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An unidentified colleague wails over the body of Iraqi policeman Rabee Ghazi, slumped in the driver's seat moments after he was killed by drive-by shooters. The colleague had been in the truck with Ghazi when the attack occurred in the Yarmouk area of central Baghdad.
An unidentified colleague wails over the body of Iraqi policeman Rabee Ghazi, slumped in the driver's seat moments after he was killed by drive-by shooters. The colleague had been in the truck with Ghazi when the attack occurred in the Yarmouk area of central Baghdad. (Les Neuhaus)
An unidentified colleague wails over the body of Iraqi policeman Rabee Ghazi, slumped in the driver's seat moments after he was killed by drive-by shooters. The colleague had been in the truck with Ghazi when the attack occurred in the Yarmouk area of central Baghdad.
An unidentified colleague wails over the body of Iraqi policeman Rabee Ghazi, slumped in the driver's seat moments after he was killed by drive-by shooters. The colleague had been in the truck with Ghazi when the attack occurred in the Yarmouk area of central Baghdad. (Les Neuhaus)
First Lt. Joe McDonald, 23, of Glenwood, Md., works through the details of what happened only minutes before when an Iraqi policeman was shot by unknown gunmen in the central Baghdad area of Yarmouk. McDonald is the 2nd Platoon leader of Battery A, 3rd Battalion, 82nd Field Artillery Regiment.
First Lt. Joe McDonald, 23, of Glenwood, Md., works through the details of what happened only minutes before when an Iraqi policeman was shot by unknown gunmen in the central Baghdad area of Yarmouk. McDonald is the 2nd Platoon leader of Battery A, 3rd Battalion, 82nd Field Artillery Regiment. (Les Neuhaus / S&S)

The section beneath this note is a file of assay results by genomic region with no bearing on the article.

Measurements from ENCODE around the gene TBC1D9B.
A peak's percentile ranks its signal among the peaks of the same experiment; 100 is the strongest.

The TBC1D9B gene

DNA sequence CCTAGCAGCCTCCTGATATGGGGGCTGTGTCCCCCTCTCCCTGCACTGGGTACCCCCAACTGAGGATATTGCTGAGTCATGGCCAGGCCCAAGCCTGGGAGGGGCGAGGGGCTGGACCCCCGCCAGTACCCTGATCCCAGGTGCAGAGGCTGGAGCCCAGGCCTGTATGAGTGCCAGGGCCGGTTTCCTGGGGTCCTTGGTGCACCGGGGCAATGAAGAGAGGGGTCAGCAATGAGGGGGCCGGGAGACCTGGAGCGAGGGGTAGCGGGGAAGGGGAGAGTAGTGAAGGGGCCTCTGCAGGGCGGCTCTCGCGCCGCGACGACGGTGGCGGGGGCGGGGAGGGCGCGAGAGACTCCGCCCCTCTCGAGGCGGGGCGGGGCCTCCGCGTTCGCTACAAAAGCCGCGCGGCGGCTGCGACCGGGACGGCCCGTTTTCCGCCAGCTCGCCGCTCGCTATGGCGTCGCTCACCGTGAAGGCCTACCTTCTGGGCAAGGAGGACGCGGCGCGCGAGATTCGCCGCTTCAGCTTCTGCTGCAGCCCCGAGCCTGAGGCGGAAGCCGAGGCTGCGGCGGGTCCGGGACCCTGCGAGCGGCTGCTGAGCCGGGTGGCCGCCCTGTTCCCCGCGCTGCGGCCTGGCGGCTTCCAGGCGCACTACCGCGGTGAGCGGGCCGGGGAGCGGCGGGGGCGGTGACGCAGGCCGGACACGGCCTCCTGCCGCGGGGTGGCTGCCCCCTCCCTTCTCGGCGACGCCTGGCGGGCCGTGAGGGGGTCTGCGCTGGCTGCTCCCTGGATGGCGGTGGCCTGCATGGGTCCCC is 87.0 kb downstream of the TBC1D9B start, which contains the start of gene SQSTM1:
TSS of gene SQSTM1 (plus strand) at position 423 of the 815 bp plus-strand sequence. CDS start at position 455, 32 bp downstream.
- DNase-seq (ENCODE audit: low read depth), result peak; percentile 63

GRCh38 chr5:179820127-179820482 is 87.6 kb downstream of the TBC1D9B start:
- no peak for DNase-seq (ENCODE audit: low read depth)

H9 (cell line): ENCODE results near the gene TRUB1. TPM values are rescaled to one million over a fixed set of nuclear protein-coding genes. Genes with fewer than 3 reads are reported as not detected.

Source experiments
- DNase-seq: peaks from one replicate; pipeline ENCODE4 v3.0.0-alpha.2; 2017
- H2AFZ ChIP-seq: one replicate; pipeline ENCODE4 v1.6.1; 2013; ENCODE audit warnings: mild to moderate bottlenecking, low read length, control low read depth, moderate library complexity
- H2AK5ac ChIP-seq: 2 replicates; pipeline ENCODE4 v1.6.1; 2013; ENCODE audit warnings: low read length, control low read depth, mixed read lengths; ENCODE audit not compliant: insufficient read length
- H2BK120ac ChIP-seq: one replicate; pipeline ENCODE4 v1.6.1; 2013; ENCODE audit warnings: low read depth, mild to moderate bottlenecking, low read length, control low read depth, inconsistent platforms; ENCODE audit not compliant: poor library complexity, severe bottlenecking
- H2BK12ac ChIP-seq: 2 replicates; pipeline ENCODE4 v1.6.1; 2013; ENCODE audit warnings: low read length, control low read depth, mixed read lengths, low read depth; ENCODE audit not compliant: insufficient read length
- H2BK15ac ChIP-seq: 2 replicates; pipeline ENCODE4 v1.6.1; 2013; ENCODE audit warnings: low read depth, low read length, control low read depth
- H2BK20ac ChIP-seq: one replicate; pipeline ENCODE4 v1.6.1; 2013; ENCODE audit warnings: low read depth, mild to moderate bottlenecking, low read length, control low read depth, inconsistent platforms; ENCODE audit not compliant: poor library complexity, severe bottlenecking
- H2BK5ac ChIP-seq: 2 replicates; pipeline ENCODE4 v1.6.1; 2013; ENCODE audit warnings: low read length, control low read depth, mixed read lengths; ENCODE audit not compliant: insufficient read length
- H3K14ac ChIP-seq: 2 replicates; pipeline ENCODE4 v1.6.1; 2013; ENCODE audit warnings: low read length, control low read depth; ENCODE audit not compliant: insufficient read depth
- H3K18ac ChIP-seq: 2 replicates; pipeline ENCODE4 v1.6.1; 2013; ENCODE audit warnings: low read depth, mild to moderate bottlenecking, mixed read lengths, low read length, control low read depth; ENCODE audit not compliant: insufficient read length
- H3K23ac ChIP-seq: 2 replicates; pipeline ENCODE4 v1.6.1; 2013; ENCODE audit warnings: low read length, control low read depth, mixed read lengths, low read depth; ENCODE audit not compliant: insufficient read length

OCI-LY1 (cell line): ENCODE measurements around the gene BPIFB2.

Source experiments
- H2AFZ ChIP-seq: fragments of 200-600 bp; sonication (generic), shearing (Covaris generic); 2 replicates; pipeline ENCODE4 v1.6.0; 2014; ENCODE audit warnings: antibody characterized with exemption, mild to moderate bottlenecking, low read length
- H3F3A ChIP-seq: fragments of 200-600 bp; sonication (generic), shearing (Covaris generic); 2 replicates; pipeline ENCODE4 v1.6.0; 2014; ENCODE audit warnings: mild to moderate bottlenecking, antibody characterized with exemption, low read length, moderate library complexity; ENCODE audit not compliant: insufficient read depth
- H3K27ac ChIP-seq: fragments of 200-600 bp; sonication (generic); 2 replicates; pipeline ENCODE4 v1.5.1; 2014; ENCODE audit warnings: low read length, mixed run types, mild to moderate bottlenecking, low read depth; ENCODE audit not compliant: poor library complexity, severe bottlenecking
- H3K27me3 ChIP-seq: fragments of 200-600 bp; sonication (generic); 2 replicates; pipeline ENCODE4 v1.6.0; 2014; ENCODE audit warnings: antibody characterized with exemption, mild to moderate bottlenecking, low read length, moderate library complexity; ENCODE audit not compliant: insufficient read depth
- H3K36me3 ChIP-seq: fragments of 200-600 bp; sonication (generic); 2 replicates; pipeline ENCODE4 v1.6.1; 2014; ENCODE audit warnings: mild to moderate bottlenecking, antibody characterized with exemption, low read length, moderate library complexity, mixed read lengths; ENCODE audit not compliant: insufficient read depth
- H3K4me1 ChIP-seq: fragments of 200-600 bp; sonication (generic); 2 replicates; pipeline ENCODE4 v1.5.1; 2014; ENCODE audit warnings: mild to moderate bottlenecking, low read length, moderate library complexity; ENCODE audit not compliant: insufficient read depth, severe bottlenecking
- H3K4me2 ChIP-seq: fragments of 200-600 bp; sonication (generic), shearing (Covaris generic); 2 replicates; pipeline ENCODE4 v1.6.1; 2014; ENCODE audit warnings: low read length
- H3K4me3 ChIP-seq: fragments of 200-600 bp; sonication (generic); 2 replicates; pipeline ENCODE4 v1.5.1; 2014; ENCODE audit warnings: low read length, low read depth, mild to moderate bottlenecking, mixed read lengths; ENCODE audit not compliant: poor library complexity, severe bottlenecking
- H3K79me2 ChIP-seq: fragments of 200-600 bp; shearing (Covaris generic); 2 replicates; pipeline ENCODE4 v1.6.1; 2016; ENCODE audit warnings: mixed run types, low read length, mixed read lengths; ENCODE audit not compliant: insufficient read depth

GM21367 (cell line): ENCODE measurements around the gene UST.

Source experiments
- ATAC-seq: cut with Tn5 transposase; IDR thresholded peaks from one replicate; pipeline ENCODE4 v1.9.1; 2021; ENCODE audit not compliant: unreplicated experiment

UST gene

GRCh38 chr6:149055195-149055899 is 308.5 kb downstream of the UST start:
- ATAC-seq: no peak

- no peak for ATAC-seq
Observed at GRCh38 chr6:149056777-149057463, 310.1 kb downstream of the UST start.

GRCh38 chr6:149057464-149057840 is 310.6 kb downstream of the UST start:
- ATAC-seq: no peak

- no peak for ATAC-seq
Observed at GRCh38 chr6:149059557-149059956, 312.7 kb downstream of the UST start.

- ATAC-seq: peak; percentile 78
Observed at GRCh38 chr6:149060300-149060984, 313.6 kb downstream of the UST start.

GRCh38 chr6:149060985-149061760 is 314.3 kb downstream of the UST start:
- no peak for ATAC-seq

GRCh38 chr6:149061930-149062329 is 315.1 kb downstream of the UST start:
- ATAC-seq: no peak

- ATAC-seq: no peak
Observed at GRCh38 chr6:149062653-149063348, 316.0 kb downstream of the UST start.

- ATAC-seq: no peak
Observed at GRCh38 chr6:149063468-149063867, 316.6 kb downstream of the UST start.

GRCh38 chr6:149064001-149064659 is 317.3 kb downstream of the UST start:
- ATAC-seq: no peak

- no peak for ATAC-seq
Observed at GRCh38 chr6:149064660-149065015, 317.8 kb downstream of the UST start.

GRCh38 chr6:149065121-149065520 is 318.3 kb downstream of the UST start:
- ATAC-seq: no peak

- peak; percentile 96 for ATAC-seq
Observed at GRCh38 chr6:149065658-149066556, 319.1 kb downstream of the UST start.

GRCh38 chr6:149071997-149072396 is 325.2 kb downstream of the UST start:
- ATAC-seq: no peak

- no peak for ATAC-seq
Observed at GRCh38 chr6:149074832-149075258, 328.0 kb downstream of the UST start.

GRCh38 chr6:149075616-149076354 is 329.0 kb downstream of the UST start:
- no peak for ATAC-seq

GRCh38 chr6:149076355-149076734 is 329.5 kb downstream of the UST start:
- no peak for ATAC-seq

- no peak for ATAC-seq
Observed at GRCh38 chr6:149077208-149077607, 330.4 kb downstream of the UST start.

An unidentified Iraqi policeman cries after the killing of his colleague.
An unidentified Iraqi policeman cries after the killing of his colleague. (Les Neuhaus / S&S)
Lt. Col. Mike Tarsa, left, of East Longmeadow, Mass., is briefed by Capt. Don Cherry, 32, from Bolivar, Tenn, at the scene of the murder of an Iraqi policeman. Tarsa commands the 3rd Battalion, 82nd Field Artillery Regiment.
Lt. Col. Mike Tarsa, left, of East Longmeadow, Mass., is briefed by Capt. Don Cherry, 32, from Bolivar, Tenn, at the scene of the murder of an Iraqi policeman. Tarsa commands the 3rd Battalion, 82nd Field Artillery Regiment. (Les Neuhaus / S&S)

Mideast edition, Wednesday, August 22, 2007

BAGHDAD — An Iraqi policeman was shot dead Tuesday by what military officials operating in central Baghdad described as drive-by shooters. U.S. soldiers were patrolling a street near the incident.

As troops were greeting officials at a school being renovated by their battalion in the Yarmouk area of Qadisiyah neighborhood, a largely affluent Sunni suburb bordering the Green Zone, gunfire erupted roughly 100 meters away.

The men took cover, thinking they were the target, and then jumped into their Humvees to support the Iraqi police who were just down a side street. They found a police pickup truck had struck a civilian vehicle after its driver, Rabee Ghazi, was killed by a bullet.

“We were driving along — just talking, and then somebody was shooting at us,” said another Iraqi policeman who did not wish to be identified.